Bill Featherston: New World Order
The Art Gallery of the South Okanagan
Penticton BC Jan 18Mar 9, 2008
Bill Featherston, Condi Plays, Lebanons Ablaze, mixed media on board [Art Gallery of the South Okanagan, Penticton BC, Jan 18-Mar 9]
At 80 years of age, British Columbia painter Bill Featherston may best be remembered by a generation of artists for his dominating personality and brusque critiques at the Vancouver Art School in the years before it was renamed Emily Carr College. Never one to hold back, Featherston's straight-forward criticism inspired artists like Lawrence Paul Yuxweluptun, Laurie Papou, Attila Richard Lukacs, Derek Root, Angela Grossmann and Graham Gillmore.
Featherston's own art is equally guileless and pointed. Since moving to the West Coast in 1971, his large-scale figurative paintings have documented the social concerns of working-class heroes and characters that populate his small-town B.C. community.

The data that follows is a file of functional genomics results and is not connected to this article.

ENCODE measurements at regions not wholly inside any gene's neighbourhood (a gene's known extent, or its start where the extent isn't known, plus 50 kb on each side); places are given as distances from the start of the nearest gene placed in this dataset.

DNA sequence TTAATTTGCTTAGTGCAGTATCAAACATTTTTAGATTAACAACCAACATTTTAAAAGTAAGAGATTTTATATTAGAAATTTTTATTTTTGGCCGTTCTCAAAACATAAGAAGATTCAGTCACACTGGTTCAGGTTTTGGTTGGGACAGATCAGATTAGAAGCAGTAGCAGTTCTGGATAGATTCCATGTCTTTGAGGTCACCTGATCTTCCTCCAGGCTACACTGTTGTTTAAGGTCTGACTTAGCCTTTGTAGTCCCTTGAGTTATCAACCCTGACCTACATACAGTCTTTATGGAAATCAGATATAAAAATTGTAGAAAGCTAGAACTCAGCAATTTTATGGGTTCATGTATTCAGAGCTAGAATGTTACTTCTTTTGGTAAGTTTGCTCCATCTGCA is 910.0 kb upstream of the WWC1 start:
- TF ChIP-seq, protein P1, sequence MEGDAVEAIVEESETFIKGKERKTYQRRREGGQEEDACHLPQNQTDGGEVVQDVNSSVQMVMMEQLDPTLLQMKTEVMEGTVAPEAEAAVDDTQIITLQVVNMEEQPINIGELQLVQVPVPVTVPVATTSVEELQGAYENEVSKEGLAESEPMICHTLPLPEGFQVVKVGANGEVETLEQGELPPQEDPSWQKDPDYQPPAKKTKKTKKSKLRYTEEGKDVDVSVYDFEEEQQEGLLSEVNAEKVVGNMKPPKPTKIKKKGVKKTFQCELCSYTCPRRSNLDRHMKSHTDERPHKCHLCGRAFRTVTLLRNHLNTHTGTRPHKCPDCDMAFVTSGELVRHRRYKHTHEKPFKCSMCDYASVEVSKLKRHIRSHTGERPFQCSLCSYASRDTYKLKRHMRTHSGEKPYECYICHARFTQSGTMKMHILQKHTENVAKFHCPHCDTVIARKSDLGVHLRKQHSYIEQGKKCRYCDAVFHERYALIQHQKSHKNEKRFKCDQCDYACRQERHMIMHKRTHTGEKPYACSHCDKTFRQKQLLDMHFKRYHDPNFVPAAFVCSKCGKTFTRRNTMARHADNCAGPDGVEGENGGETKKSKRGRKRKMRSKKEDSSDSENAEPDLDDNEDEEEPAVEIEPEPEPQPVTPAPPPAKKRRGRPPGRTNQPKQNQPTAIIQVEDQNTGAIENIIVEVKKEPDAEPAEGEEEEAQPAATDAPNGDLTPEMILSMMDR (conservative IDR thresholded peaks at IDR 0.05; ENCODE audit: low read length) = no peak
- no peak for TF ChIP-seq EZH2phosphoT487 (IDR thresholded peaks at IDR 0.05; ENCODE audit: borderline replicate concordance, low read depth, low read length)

Recent work depends on political satire of imperialist and corporate forces. In New World Order, a group of images of public spectacles combine contemporary issues with references to paintings by Magritte, Ingres and Rousseau. With grand themes like Ozymandius and the burning of Nero's Rome, he places controversial 20th century figures like Harvey Milk and Condoleezza Rice in art historical settings. His accusatory satires are well-aimed at the viewer's discomfort. These are shown together with a series of self-portraits that document Featherston's ongoing interest in composition, colour, style and in materials.